SCOTUS: Blocking and Deleting Posts on Individual Social Media Accounts May Trigger First Amendment

Many public officials, including school board members and administrators, maintain an active social media presence in their individual capacities. On March 15, 2024, the U.S. Supreme Court ruled in a unanimous opinion that a government official’s “comments” and “likes” on their personal social media account may constitute state action and implicate the First Amendment. Lindke v Freed, 601 US __ (2024).  

James Freed converted his private Facebook page to a public figure “page,” which is a feature available to users who reach the platform’s 5,000 friend limit. Freed was later appointed Port Huron (Michigan) city manager. His Facebook public figure page contained both personal and professional updates, including policies and directives he initiated as city manager.

Kevin Lindke posted on Freed’s Facebook page critical comments of Freed’s actions as city manager in response to the COVID-19 pandemic. Freed deleted some of Lindke’s comments and eventually blocked Lindke from his Facebook page. Lindke sued, alleging that Freed violated his First Amendment rights by discriminating against him based on his viewpoint and by limiting his ability to comment in a public forum.

To prevail Lindke had to show that Freed was acting in his capacity as a government official, not in his personal capacity, when he engaged in the alleged misconduct. Both the trial court and the Sixth Circuit Court of Appeals ruled for Freed, finding that he did not violate the First Amendment because he acted as a private citizen when managing his Facebook page. Lindke appealed.

In a unanimous decision, the Supreme Court created the following test to determine when a public official’s social media speech constitutes government action: did the official (1) possess actual authority to speak on the government’s behalf, and (2) purport to exercise that authority when speaking on social media? For a government official’s speech to be “official,” he or she must have both the legal authority or responsibility to discuss an issue through a public forum and discuss it in a way demonstrating that authority. 

The Supreme Court remanded the case to the Sixth Circuit Court of Appeals to determine if Freed’s social media conduct violated the First Amendment under the new state-action test. Freed’s mixed-use of his Facebook page, for both personal and public matters, created a hard-to-classify context that the Court believed could be better determined through a fact-specific review by the lower court. The Court also noted that Freed’s blocking of Lindke operated on a page-wide basis, which prevented Lindke from commenting on any post, leaving the court to consider whether Freed had engaged in state action related to any post on which Lindke wished to comment but could not due to being blocked.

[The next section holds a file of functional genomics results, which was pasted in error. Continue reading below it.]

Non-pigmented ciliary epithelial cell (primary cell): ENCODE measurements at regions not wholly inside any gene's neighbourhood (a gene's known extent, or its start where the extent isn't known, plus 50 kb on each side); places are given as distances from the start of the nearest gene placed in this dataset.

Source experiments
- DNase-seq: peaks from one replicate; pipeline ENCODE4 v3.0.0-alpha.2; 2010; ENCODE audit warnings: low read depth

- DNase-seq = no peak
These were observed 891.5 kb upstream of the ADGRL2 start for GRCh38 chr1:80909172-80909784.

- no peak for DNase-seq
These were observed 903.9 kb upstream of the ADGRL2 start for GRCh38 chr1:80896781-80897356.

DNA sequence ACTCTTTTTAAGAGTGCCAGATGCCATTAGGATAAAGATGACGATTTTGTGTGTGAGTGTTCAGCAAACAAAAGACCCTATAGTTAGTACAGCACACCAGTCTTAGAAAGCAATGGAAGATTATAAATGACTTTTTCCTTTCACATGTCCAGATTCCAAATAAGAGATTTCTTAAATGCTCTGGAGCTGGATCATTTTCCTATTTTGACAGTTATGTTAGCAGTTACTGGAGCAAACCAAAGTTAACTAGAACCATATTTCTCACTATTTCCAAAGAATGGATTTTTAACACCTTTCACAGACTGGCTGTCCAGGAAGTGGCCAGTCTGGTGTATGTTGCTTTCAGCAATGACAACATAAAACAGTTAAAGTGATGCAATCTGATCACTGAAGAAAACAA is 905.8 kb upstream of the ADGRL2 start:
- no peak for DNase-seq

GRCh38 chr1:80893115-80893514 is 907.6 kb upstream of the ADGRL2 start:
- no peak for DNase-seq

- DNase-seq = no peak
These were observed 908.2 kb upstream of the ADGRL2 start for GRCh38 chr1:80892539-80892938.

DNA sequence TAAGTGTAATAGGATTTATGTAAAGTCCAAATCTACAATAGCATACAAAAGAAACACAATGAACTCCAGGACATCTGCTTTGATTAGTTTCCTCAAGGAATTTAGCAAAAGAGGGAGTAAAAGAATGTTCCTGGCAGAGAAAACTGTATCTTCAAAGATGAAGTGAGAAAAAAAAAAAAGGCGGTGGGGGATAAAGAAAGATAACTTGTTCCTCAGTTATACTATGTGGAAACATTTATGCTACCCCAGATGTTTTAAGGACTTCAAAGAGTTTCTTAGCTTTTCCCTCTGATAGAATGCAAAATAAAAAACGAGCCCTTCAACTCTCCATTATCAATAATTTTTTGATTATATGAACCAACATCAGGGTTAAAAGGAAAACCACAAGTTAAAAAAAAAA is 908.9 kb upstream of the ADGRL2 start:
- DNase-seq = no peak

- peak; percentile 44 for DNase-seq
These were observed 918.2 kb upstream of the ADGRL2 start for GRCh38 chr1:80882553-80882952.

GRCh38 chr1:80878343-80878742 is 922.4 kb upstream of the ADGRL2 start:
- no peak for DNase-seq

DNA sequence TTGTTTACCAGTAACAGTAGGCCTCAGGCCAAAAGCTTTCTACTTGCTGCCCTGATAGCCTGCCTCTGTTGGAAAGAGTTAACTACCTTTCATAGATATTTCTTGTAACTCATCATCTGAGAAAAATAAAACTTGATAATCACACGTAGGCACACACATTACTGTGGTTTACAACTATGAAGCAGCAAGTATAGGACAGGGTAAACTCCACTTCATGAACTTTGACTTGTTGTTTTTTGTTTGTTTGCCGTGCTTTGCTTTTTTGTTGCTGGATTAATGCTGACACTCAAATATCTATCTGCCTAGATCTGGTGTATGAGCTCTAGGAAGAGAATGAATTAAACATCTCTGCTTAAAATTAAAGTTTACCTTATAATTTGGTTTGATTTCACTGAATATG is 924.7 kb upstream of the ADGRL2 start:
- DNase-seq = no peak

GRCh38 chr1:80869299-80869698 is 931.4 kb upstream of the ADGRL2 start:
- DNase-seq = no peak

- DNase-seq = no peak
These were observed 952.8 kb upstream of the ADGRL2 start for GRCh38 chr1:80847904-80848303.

Determining whether a public official’s social media conduct implicates the First Amendment is fact intensive. Officials may take action to limit their First Amendment liability on social media. As the Supreme Court explained, had Freed’s account carried a label (e.g., this is the personal page of James R. Freed) or a disclaimer (e.g., “the views expressed are strictly my own”), he would have been entitled to a heavy (though not rebuttable) presumption that all of his posts were personal. Those markers give the speech a clear context.

Public officials can also limit liability by avoiding Freed’s mixed-bag social media use of both personal and governmental topics. Instead of posting school-related content on personal social media pages, use personal pages for private matters and share school-related content on approved public forums.